Surgery boost for children with drug-resistant epilepsy
Children with drug-resistant epilepsy across
England will benefit from a major expansion of specialist brain
surgery and assessment, the NHS has announced today.
Epilepsy is a tendency to have recurrent seizures
and affects around 600,000 people in the UK. However,
approximately one third of patients do not respond to medication,
continuing to experience seizures. For a proportion of this group
brain surgery can be highly effective, leading to seizure freedom
in up to 80 per cent of cases.
The announcement to expand specialist brain
surgery and assessment for children with epilepsy follows the Safe
and Sustainable review of children's neurological services. During
the review, clinical evidence emerged which suggested that there
are significant advantages for performing early epilepsy surgery
during the first five years of life
Great Ormond Street Hospital for Children NHS
Foundation Trust is currently the largest centre carrying out this
type of highly specialised surgery. Alder Hey Children's
Hospital and the Royal Manchester Children's Hospital will jointly
become one of four specialist centres in the country. From
November 2012 existing services Manchester and Liverpool will be
expanded to enable doctors to treat three times as many patients as
they currently treat now. The intention in the first year is for
all children aged under 5 years to be operated on at the Royal
Manchester Children's Hospital (RMCH).
Mr Vivek Josan, Consultant Neurosurgeon at RMCH,
said: "We are absolutely delighted to have been nominated as one of
the four nationally commissioned Paediatric Neurosurgical units to
provide this much needed service. We will be working with Alder Hey
Children's Hospital in providing this highly specialised surgery to
the children in the North of England. We are extremely proud of our
neuroscience service here at RMCH and today's announcement is a
validation of our superb track record in providing state of the art
neurological and neurosurgical services'.
Dr Tim Martland, Consultant Paediatric Neurologist at RMCH said:
"This development of our service will allow us to offer this
potentially life changing surgery earlier and to many more children
from across the North of England. Many parents are worried when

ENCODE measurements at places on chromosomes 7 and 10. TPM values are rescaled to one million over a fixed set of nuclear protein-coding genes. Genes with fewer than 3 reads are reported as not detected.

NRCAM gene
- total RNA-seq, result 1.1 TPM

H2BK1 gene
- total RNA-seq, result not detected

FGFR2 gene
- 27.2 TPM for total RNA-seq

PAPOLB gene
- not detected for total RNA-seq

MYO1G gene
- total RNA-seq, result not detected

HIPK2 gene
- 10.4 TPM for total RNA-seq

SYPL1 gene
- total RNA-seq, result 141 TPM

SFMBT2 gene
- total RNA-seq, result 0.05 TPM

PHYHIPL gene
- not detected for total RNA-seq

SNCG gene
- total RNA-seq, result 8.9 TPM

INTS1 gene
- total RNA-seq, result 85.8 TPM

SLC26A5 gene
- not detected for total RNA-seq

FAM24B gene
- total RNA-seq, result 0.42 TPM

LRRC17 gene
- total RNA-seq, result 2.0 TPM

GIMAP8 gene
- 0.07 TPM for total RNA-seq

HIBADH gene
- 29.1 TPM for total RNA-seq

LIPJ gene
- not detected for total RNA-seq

epilepsy surgery is discussed and it can be viewed as a last
resort. Many children, though, are seizure free after the surgery
and go on to have more independent lives."
A recent report by 'Young Epilepsy' (formerly The
National Centre for Young People with Epilepsy) estimated up
to 300 more children a year could benefit from this treatment in
England and Wales Today's announcement will see a trebling in
the number of children treated each year from 125 to approximately
350 by 2015-16.
Epilepsy Action's Deputy Chief Executive, Simon
Wigglesworth said: "We're delighted with today's announcement which
will be of great benefit to children with epilepsy and their
families. This is a huge move forward that will help build skills
and expertise in the field of epilepsy. Most importantly it will
give more children with difficult to control epilepsy a chance to
have surgery which could significantly impact on their quality of
lives. We would strongly encourage those responsible for the care
of children with difficult to control epilepsy to evaluate their
patients and consider whether they may be suitable for surgery and
refer them to the new centres for assessment."
"There is strong evidence that the sooner the surgery is
performed the better the long term outcome for the child's
development. This announcement makes that life changing treatment
available to more children."
Children when referred to these services will
undergo a series of specialist investigations and assessments to
determine whether a child is suitable for surgery. One challenge
will be ensuring suitable children are referred in a timely
Anne Moore, President of the Society of British
Neurological Surgeons, said: "We welcome today's announcement of
new investment in vital services for children with severe epilepsy
to make them safe and sustainable in future. This will enable
more children to benefit from this specialised treatment which can
have huge quality of life benefits."
The full list of centres that will provide surgery is as
Birmingham Children's Hospital NHS Foundation Trust
North Bristol NHS Trust with University Hospitals Bristol NHS
Great Ormond Street Hospital for Children NHS Foundation Trust
(GOSH) with Kings College Hospital NHS Foundation Trust
Alder Hey Children's NHS Foundation Trust with Central
Manchester University Hospitals NHS Foundation Trust
The expansion of specialist brain surgery and assessment for
children with epilepsy is a result of the Safe and
Sustainable review of children's neurosurgical services.
Next week (20-26 May) is National Epilepsy Week.
NHS Specialised Services communications team on
020 7025 7520 or firstname.lastname@example.org
For Royal Manchester Children's Hospital contact:
Communications Department, Tel: 0161 276